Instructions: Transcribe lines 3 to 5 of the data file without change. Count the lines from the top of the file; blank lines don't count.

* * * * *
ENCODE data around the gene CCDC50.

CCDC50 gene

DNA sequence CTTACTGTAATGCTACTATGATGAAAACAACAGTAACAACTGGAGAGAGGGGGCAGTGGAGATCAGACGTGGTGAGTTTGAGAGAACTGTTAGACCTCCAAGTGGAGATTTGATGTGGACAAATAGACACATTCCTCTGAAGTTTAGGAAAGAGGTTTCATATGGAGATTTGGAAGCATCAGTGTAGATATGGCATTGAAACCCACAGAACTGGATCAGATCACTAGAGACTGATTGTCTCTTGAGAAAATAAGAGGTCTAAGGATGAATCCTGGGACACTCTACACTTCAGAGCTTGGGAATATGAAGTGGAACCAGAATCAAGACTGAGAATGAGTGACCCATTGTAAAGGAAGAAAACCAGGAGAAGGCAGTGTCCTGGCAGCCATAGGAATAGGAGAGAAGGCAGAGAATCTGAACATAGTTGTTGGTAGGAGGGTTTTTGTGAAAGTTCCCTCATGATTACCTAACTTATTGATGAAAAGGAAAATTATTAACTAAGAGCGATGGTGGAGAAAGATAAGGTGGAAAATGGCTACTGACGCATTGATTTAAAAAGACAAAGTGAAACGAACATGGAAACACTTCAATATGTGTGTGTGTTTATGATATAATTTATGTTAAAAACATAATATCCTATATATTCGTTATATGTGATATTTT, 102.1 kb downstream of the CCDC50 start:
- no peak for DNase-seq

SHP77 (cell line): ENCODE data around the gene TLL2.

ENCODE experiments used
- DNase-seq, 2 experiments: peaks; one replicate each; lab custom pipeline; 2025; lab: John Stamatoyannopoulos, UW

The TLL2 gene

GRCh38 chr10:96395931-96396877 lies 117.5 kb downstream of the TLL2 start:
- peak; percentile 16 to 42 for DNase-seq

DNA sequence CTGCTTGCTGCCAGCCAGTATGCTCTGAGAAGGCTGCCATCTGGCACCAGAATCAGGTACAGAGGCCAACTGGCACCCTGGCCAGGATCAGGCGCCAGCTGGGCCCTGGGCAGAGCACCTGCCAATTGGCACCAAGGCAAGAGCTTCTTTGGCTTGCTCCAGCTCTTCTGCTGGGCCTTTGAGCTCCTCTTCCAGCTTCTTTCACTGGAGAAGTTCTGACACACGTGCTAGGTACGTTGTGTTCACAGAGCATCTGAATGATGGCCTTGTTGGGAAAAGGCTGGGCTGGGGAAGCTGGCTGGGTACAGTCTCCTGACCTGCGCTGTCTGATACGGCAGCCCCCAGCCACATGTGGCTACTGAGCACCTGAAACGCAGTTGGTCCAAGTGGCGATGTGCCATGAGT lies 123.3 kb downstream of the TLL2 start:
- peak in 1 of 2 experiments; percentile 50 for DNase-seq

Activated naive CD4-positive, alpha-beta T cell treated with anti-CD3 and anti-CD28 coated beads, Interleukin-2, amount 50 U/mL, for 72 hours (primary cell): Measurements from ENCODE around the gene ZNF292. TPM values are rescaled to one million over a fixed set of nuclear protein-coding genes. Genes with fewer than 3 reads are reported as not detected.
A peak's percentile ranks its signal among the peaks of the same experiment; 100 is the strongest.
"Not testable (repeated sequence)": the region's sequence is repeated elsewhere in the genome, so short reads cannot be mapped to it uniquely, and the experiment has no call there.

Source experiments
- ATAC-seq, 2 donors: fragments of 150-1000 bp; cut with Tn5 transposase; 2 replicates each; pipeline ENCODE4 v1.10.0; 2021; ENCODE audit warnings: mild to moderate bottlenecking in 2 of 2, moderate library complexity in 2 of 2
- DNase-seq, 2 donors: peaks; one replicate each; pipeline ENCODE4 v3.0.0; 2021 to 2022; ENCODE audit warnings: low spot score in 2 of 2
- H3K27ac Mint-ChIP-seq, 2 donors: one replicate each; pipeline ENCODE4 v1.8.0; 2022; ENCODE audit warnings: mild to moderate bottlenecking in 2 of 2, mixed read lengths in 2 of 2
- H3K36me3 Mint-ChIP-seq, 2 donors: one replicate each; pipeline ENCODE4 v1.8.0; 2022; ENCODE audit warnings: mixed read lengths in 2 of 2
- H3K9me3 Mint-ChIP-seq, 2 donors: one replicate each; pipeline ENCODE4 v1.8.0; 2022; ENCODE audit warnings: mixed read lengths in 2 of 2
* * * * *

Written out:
DNA sequence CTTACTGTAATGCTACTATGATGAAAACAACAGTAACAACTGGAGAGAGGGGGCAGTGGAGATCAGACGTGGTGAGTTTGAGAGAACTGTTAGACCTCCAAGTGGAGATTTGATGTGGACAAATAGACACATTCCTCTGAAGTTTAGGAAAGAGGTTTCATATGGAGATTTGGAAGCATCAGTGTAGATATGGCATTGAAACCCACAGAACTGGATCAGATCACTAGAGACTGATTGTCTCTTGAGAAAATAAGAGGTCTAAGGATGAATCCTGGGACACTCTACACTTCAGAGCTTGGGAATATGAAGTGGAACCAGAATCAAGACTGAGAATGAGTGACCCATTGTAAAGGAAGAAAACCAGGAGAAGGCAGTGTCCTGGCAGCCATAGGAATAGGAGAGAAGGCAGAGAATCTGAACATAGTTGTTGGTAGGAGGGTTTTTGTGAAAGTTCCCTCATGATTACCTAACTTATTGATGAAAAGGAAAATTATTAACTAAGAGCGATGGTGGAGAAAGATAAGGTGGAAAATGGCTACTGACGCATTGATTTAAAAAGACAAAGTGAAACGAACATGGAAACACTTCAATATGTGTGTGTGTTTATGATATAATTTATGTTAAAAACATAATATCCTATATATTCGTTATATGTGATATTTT, 102.1 kb downstream of the CCDC50 start:
- no peak for DNase-seq

SHP77 (cell line): ENCODE data around the gene TLL2.